Secretary of State Mike Pompeo delivered an address last week to the American Association of Christian Counselors World Conference in Nashville, titled “Being a Christian Leader.” As of Monday, the top item on the State Department’s main webpage was a post promoting the address in bold type.
In his speech, Pompeo said he would “use my time today to think about what it means to be a Christian leader, a Christian leader in three areas.” They included disposition, dialogue, and decisions.
“And my focus too, to be quite candid, is not just on being a leader,” he explained. “I learned how to lead at whatever level I’m blessed with during my time at West Point and other experiences, but I want to talk today about being a Christian leader. I learned that through a very different experience, an experience with God and my own personal faith in Christ.”
It was unclear whether Pompeo was appearing in his official capacity as secretary of state or as an individual. The State Department’s press team did not immediately respond to an inquiry about the address and its front-and-center placement on the official State.gov website.
“It’s perfectly fine for Secretary Pompeo to be a leader who is Christian,” Americans United’s president and CEO Rachel Laser said in a statement. “But he cannot use his government position to impose his faith on the rest of us — that is a fundamental violation of the separation of religion and government. Secretary Pompeo’s speech on how being a Christian leader informs his decision-making and the posting of the speech on the State Department website sends the clear message that U.S. public policy will be guided by his personal religious beliefs.”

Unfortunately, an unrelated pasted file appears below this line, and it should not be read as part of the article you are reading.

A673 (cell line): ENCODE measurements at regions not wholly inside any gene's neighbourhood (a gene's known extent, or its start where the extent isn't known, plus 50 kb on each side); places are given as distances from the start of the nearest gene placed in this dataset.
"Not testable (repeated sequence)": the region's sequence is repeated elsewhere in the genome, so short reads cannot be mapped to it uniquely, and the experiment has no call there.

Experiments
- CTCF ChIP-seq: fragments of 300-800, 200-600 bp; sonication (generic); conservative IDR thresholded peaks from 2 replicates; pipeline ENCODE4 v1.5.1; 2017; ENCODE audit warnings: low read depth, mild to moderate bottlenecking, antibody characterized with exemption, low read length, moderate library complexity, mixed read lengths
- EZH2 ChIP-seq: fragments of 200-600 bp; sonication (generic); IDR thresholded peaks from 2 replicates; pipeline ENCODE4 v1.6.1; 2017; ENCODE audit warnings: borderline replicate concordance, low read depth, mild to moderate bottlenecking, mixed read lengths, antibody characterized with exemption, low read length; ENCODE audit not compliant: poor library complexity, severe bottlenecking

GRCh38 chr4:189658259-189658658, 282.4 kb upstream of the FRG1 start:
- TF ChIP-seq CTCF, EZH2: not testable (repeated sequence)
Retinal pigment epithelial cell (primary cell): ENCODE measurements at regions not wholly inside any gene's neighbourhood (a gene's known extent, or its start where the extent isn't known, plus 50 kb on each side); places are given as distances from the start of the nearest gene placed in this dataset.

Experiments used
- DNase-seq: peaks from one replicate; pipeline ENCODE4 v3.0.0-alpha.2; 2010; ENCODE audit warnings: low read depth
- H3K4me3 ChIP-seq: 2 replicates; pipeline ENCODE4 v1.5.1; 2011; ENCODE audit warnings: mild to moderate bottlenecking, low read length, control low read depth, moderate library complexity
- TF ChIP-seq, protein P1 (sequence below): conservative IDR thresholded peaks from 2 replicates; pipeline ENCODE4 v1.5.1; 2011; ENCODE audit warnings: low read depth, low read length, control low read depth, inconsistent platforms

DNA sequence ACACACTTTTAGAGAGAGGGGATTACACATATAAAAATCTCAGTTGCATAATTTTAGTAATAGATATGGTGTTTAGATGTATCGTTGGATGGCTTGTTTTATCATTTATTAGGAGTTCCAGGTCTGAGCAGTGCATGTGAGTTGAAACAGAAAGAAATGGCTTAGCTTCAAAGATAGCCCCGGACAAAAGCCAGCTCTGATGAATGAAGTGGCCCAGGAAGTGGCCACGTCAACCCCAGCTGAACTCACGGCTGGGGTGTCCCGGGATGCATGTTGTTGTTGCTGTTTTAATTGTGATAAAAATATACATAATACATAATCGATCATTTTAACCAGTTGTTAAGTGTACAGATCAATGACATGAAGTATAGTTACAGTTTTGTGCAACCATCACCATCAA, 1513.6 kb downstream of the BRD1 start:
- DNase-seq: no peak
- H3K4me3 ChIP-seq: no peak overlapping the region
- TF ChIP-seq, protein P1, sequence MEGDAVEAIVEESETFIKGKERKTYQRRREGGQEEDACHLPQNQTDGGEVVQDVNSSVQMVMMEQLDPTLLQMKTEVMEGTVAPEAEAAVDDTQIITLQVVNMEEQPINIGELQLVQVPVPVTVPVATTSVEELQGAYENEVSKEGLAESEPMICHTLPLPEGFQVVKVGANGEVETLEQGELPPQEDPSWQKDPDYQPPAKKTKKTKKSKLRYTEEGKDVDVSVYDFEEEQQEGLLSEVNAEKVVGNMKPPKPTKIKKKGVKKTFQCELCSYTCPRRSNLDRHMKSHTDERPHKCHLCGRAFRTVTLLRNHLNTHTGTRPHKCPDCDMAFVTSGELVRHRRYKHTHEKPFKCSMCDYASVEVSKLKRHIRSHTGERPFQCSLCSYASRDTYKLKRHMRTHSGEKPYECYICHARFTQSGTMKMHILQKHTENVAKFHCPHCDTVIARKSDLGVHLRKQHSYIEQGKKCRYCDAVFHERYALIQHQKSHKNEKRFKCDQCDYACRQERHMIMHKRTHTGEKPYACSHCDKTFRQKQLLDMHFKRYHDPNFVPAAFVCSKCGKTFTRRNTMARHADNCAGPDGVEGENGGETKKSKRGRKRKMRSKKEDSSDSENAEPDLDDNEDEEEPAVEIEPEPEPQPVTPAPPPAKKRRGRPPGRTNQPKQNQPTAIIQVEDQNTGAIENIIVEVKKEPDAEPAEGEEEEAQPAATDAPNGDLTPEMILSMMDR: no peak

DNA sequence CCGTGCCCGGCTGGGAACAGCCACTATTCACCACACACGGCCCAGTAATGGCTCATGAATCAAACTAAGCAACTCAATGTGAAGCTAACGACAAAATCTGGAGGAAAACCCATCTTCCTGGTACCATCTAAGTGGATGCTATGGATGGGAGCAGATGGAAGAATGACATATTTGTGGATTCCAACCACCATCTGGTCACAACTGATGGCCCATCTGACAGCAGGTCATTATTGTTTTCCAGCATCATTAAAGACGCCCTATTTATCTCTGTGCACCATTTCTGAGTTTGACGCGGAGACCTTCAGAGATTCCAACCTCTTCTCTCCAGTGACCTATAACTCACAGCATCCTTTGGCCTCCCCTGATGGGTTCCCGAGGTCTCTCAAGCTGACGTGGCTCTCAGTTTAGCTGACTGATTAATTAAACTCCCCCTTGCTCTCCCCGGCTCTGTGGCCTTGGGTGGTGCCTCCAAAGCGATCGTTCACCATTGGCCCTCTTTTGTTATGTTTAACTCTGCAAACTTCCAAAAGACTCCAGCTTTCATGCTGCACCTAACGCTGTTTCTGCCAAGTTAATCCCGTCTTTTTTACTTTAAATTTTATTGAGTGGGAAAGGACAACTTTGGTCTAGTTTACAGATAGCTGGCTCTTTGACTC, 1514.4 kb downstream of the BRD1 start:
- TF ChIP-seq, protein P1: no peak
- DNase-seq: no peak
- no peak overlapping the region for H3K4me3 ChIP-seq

But this is not the first time Pompeo has ignored the historical norms of secretaries of state presenting neutrality at home as they represented the United States internationally.
According to the department’s mission statement, its purpose is to lead “America’s foreign policy through diplomacy, advocacy, and assistance by advancing the interests of the American people, their safety and economic prosperity.” It is not to advance a particular religion in a country whose constitution expressly prohibits “establishment of religion, or prohibiting the free exercise thereof.”
Indeed the nation’s first secretary of state, Thomas Jefferson, is believed to have coined the term “separation between church & state” in an 1802 letter. He wrote: “Believing with you that religion is a matter which lies solely between Man & his God, that he owes account to none other for his faith or his worship, that the legitimate powers of government reach actions only, & not opinions, I contemplate with sovereign reverence that act of the whole American people which declared that their legislature should ‘make no law respecting an establishment of religion, or prohibiting the free exercise thereof,’ thus building a wall of separation between Church & State.”
Published with permission of The American Independent.